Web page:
In September of 2017, as students left their homes all over the world to come to campus, the Trump administration announced it would begin to phase out the Deferred Action for Childhood Arrivals program, which provides protections for individuals who were brought to the United States illegally as children. Since then, the University has engaged in a yearlong legal battle to protect DACA beneficiaries after the policy’s announced rescission.
University alumni shared their experiences as members of eating clubs with The Daily Princetonian, reflecting on food, friends, and farce. Teri Noel Towe ’70, who bickered into Colonial Club, shared a story he kept quiet for 20 years: He and a friend pulled a prank on Ivy Club.
On Sunday, May 20, a student studying in Lewis Library thought she overheard someone mention getting a shotgun and called the Department of Public Safety, which alerted the Princeton Police Department. Officers came to the library and evacuated the building, according to Daniel Day, the University assistant vice president for communications.
On May 15, as reading period came to a close, the eating clubs of Prospect Avenue opened their doors to students looking to celebrate the completion of their written work — under one condition. Party-goers were asked to read a “consent pledge” before entering each club.
On Wednesday, five philosophers debated where to draw the line between religious liberty and discrimination, using the high-profile pending Supreme Court case Masterpiece Cakeshop, Ltd. v. Colorado Civil Rights Commission as a main example.
Presenting five statements about Spanish in the U.S., Kim Potowski, professor of Hispanic linguistics in the Hispanic and Italian studies department at the University of Illinois at Chicago, asked the audience: “¿chisme o verdad?” True or false?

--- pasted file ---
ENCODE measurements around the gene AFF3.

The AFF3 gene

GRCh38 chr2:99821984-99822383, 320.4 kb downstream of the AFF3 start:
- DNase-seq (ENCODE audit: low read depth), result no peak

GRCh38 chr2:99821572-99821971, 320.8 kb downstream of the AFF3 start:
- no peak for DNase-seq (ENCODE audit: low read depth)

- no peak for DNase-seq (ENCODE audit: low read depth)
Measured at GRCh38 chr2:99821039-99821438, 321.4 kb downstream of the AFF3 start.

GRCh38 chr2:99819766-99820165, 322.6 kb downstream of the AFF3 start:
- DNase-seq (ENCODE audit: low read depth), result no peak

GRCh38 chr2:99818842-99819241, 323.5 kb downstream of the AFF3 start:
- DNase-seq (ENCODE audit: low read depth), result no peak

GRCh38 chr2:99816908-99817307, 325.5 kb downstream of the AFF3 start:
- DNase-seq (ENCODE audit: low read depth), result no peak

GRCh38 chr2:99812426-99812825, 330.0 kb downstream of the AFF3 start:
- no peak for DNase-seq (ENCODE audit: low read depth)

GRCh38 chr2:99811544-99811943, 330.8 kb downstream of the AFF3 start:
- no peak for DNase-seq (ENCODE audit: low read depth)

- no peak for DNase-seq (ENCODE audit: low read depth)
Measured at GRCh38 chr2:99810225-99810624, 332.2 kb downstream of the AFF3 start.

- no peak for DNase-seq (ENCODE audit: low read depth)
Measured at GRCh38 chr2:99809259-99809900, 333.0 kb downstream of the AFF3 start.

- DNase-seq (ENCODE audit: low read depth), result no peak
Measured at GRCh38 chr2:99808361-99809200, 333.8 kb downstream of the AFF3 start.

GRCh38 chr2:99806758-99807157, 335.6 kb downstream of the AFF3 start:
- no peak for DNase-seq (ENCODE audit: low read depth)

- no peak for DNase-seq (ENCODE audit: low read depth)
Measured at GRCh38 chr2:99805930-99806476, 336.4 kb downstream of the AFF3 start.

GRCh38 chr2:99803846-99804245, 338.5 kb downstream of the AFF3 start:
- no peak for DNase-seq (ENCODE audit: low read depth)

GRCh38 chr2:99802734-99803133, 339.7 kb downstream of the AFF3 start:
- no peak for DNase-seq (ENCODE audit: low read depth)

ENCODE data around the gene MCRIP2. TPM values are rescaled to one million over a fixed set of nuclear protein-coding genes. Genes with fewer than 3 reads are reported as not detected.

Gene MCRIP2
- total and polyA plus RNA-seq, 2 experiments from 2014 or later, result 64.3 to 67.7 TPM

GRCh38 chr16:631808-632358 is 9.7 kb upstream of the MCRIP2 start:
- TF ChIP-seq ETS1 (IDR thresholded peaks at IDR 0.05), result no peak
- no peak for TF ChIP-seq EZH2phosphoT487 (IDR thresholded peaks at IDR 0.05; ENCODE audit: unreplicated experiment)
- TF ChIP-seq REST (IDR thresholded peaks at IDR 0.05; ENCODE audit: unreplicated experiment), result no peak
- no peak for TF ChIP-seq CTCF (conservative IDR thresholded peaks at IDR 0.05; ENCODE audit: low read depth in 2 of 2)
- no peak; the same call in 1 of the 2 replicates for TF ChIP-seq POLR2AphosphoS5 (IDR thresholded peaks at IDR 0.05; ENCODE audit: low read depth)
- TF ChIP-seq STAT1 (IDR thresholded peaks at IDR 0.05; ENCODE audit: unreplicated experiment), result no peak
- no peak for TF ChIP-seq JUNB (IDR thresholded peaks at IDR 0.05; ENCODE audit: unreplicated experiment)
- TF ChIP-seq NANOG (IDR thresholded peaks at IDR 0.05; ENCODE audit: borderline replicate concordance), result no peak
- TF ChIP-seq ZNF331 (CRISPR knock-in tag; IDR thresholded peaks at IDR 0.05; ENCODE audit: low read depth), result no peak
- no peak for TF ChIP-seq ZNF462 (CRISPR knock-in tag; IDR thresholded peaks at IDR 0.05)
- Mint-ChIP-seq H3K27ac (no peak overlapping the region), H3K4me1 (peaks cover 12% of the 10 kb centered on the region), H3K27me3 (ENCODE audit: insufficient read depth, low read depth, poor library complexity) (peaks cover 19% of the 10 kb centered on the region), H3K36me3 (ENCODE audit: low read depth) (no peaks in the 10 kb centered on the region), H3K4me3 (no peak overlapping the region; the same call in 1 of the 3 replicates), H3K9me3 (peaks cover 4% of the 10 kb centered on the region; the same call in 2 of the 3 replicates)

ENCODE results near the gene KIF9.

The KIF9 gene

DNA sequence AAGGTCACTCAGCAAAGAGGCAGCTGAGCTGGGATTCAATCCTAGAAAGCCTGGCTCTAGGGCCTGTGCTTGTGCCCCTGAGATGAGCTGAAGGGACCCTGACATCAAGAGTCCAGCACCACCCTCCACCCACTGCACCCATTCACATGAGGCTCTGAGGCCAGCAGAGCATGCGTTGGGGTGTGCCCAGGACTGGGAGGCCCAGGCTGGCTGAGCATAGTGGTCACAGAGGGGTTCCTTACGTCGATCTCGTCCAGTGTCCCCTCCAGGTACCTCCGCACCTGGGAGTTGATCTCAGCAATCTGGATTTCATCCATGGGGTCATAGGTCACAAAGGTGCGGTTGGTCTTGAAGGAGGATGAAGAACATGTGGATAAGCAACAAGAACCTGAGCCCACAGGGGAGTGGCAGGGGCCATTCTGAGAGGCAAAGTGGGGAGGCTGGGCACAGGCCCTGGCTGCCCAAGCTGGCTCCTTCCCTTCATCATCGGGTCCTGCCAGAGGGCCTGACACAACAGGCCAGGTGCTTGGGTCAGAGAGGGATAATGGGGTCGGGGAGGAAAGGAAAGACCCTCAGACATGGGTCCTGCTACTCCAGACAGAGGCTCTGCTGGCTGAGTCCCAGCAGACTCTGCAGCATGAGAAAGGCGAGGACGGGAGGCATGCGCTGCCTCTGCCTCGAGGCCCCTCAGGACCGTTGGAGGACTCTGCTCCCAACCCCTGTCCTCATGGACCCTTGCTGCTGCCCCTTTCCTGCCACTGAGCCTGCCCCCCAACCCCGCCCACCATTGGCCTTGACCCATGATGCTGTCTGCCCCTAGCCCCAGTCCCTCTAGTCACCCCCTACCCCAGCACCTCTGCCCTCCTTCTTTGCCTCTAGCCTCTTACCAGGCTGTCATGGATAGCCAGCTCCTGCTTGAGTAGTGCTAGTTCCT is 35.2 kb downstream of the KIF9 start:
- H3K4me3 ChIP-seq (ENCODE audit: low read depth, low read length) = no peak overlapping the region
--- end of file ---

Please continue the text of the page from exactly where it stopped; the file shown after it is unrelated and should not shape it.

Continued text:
“Racism plays a crucial role. The prison is racist,” explained philosopher Tommie Shelby. “It perpetuates racism and creates new modes of racism.”
On Tuesday, a third federal judge rejected the Trump administration’s justification for ending the DACA (Deferred Action for Childhood Arrivals) program, which protects undocumented immigrants who came to the country illegally as children, known as “dreamers.”
On April 24, some University students will partake in a decades-old tradition, “Newman’s Day,” in which participants drink 24 beers in 24 hours. The tradition comes from an apocryphal quote attributed to actor Paul Newman: “24 beers in a case, 24 hours in a day. Coincidence? I think not.”
On April 18, President Christopher Eisgruber ’83 joined 62 other university presidents and chancellors in affirming the value of free speech on college campuses at an Association of American Universities meeting in Washington, D.C. Eisgruber has been a vocal supporter of free speech during his presidency.